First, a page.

The case of Libya bears a similarity to the case of Tunisia. Tunisia, under an authoritarian regime, has nonetheless maintained “workforce skills and educational standards [that] continue to profile Tunisia ahead of its neighbors.” (Oxford Business Group, 2010, p. 27) According to Ziad Duestati, “For years, Tunisia resisted IMF recommendations to cut spending education and healthcare. At the same time, it encouraged trade openness and kept selective controls over certain sectors to avoid boom and bust cycles.” (Oxford Business Group, 2010, p. 27) In this analysis, the very success of Tunisian healthcare and economics was derivative of a strong government intervention within the economic sector. Moreover, these economic decisions contrasted with the recommendations of the Western IMF. Accordingly, Tunisia before the revolution can be considered a success story in healthcare precisely because it did not adhere to Western advice: the dethronement of the government in Tunisia leaves the question open as to whether Tunisia shall continue on this path. A more pro-Western government policy would conceivably adhere to IMF recommendations and thus cut healthcare in favor of economic freedoms.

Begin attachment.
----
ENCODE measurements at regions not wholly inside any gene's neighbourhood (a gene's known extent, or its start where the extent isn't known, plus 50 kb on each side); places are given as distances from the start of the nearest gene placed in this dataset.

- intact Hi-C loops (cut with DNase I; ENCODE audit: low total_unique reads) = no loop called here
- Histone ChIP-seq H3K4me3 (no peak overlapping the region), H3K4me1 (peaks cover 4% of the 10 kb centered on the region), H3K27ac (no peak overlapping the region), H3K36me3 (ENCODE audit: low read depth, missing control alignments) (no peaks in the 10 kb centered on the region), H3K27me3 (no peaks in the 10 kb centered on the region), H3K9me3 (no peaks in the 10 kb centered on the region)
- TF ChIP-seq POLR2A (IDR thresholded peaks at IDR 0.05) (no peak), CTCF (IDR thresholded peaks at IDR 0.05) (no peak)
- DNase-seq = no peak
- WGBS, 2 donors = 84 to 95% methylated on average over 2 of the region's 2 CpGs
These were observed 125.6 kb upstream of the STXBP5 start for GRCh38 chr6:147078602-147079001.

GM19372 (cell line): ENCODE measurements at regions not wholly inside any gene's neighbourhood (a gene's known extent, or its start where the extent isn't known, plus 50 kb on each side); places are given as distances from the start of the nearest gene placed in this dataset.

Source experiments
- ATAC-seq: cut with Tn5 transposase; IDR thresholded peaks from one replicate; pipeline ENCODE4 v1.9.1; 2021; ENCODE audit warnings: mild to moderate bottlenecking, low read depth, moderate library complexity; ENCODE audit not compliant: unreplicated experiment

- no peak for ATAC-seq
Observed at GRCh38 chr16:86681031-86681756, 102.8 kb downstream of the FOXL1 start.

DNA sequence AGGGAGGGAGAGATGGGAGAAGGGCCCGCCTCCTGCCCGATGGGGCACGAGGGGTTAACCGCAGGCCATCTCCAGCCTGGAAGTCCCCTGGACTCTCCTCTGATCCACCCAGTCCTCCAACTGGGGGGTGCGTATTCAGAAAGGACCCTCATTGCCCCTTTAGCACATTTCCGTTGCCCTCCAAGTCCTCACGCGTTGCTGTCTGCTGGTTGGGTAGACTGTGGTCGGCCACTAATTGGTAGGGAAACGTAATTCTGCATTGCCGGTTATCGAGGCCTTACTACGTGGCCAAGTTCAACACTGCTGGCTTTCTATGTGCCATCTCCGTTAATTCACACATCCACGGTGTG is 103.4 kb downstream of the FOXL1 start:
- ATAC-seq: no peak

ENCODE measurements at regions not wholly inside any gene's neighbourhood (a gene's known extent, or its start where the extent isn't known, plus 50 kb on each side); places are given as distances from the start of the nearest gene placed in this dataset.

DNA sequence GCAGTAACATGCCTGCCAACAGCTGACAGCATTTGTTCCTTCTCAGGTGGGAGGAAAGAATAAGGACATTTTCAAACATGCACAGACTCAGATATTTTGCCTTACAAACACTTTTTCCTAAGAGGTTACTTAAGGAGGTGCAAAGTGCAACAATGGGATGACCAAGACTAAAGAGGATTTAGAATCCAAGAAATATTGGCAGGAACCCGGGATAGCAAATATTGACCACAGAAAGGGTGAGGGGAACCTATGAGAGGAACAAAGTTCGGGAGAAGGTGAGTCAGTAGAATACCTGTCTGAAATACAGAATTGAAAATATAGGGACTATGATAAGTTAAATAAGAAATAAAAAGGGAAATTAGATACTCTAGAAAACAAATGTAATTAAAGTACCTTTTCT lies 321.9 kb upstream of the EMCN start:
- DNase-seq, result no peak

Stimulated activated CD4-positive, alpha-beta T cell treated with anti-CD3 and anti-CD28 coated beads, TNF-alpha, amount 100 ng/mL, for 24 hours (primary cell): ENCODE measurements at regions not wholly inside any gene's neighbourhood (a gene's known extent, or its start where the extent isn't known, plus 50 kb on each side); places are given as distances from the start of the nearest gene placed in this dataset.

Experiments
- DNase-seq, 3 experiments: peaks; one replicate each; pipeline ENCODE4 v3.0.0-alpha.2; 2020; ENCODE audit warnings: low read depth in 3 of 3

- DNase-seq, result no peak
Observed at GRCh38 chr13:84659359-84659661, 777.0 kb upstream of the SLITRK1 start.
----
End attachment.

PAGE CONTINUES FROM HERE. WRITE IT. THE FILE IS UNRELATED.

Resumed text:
The case of Egypt once again underscores the link between non-democratic regimes and free healthcare. As Prem Yagasi (2011, p. 246) notes, “Egyptians have free health care within 5 km’s of their residence.” However, Egypt also has a “pluralistic system of healthcare, where the medical services are managed, financed and delivered by three different sectors: government (public), parasitical and private.” (Yagasi, 2011, p. 246) Nonetheless “the majority of Egyptians (56%) have opted for acquiring care at a private facility.” (Yagasi, 2011, p. 246) The most striking feature of the Egyptian healthcare system under the Mubarak regime is its diversity: it combines both private and public healthcare. Nonetheless, that high numbers choose private healthcare as opposed to public healthcare despite the latter being free suggests that the quality of public care is poor: concomitantly, it suggests that the price of private healthcare is not exorbitant. Hence, economic stability in relation to healthcare cost could be ascertained as sufficient. The effects on revolution and of democratization on this pluralistic system once again remain conditioned by who assumes Egyptian hegemony. A more Western system in the style of the United States could see the elimination of this pluralistic system, whereas a Western system in the European style could see more emphasis on public healthcare.